The MGH has activated its Hospital Incident Command System to respond to an impending heparin shortage expected to impact hospitals – including the MGH – across the globe.

Heparin is an anticoagulant used to decrease clotting of the blood in patients being treated for blood vessel, heart and lung conditions. It also is used to prevent clotting during heart surgeries, dialysis and blood transfusions. The shortage is due to an outbreak of African swine fever in China, which has reduced China’s pig population by an estimated 40 percent – with 60 percent supplied to the United States. Heparin is derived from pigs and about 80 percent of crude heparin is produced in China.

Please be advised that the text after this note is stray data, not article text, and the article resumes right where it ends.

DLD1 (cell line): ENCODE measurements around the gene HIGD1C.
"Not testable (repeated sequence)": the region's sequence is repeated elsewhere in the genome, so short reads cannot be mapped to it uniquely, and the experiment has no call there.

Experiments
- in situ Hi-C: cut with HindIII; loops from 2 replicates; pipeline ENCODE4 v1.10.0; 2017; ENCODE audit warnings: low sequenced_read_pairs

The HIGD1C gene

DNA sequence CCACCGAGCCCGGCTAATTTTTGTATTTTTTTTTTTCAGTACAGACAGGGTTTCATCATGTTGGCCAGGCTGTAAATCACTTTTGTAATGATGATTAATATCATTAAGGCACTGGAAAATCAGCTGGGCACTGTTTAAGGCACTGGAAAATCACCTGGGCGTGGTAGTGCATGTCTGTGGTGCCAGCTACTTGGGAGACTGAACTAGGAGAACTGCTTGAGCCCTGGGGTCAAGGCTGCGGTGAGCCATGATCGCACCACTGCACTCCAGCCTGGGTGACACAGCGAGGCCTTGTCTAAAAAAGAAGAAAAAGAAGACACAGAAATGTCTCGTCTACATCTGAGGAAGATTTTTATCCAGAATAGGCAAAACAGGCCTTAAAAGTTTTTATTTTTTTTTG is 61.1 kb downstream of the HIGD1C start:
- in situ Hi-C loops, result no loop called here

“We have been monitoring this situation for several weeks,” says Paul Biddinger, MD, director of the Center for Disaster Medicine. “We anticipate that our supply of all heparin-related products will continue to dwindle in the immediate future. Hospital leaders currently are in the process of reviewing all conservation strategies and possible alternative treatments, while also working with manufacturing companies to examine the full extent of shipping delays and cancellations. Because this is a global shortage, we are not sure how long it will last, but we are actively doing all we can to address the situation.”